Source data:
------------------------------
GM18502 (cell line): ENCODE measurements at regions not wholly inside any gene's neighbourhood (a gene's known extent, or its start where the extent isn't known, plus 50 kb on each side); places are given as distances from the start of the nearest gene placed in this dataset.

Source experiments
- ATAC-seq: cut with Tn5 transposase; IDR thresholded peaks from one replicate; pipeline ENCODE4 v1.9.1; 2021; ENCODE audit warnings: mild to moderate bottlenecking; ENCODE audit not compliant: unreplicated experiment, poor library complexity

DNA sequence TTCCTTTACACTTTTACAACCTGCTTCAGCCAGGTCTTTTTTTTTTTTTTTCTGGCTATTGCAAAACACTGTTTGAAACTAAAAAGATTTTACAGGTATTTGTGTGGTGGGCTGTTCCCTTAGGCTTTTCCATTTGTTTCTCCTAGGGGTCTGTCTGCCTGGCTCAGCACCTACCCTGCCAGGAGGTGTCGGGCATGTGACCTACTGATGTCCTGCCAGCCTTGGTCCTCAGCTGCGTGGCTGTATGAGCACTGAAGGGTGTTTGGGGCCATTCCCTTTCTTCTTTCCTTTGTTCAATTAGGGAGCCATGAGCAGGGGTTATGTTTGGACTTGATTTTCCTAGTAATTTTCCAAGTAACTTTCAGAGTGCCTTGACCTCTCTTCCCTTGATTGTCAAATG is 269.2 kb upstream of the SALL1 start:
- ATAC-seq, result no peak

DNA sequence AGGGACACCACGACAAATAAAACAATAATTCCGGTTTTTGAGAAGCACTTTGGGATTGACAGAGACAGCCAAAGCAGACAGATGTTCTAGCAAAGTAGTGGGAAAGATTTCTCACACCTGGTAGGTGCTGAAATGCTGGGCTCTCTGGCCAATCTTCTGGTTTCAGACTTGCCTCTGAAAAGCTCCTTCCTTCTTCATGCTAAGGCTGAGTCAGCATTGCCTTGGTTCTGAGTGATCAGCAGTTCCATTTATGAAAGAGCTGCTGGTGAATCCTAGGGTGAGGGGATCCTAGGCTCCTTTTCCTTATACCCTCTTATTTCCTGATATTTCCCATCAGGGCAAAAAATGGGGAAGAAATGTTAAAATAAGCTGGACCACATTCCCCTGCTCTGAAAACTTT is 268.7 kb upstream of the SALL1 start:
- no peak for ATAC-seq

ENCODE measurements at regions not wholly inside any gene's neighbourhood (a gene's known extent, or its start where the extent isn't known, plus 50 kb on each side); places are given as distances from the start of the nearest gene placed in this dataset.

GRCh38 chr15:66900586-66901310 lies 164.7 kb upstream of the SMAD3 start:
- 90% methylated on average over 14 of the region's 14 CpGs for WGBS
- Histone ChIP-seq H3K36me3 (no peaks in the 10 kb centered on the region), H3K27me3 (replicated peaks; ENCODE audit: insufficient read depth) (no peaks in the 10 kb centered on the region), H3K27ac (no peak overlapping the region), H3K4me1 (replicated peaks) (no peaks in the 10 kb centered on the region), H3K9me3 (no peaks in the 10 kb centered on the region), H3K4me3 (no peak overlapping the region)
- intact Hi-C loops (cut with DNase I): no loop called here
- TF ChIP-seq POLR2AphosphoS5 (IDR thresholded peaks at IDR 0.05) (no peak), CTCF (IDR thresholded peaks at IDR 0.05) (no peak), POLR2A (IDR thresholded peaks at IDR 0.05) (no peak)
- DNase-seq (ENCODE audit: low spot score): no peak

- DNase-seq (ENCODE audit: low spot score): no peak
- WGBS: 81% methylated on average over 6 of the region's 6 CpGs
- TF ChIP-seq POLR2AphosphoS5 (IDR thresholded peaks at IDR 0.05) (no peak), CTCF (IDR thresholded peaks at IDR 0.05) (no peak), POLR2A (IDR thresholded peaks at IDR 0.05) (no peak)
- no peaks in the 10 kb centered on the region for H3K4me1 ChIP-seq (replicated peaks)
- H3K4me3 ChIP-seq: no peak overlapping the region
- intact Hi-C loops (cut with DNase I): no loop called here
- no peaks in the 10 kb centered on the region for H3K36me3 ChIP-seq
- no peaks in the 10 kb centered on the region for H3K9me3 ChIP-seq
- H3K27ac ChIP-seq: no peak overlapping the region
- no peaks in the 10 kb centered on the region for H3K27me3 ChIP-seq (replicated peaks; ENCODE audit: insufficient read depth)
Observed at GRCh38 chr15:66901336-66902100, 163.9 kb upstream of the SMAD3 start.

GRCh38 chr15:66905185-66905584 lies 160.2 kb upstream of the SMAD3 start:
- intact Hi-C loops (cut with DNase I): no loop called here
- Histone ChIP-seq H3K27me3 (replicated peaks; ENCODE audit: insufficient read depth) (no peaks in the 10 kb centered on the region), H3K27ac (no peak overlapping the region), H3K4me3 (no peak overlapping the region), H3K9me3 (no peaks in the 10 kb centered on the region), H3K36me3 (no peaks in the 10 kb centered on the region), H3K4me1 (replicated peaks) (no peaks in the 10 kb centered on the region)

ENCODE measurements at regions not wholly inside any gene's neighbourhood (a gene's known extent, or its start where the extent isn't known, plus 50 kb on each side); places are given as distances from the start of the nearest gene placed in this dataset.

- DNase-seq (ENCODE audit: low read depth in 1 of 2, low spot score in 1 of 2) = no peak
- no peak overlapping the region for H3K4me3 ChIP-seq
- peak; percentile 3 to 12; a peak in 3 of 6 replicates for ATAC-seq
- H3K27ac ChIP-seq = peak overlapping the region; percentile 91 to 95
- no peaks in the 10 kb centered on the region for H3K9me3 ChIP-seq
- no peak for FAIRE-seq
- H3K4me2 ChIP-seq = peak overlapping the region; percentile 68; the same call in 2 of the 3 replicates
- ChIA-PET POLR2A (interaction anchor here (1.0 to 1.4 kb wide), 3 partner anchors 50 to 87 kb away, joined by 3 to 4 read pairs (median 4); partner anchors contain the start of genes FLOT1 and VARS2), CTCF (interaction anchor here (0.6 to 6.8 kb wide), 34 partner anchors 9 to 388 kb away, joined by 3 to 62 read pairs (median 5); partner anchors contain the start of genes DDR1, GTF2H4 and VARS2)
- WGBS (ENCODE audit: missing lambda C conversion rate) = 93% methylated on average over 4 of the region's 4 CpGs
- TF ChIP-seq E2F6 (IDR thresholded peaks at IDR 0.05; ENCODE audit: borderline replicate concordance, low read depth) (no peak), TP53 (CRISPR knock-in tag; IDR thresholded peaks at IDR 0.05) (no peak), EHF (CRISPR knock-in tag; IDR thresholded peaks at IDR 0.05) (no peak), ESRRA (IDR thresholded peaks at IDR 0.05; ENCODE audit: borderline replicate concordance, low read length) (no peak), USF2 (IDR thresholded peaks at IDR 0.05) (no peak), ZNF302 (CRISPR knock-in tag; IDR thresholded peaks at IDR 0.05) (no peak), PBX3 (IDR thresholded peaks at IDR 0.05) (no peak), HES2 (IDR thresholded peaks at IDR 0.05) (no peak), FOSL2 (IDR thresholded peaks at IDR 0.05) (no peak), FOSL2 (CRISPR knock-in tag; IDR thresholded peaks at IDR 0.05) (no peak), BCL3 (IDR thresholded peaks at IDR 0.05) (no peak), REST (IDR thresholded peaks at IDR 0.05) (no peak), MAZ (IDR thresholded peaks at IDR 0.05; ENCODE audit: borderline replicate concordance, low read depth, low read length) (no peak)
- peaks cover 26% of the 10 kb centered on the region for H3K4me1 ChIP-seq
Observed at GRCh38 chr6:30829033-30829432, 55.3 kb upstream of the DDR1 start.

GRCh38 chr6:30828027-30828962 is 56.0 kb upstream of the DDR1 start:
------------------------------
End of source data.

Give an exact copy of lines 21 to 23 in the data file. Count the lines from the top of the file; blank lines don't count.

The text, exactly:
- no peaks in the 10 kb centered on the region for H3K36me3 ChIP-seq
- no peaks in the 10 kb centered on the region for H3K9me3 ChIP-seq
- H3K27ac ChIP-seq: no peak overlapping the region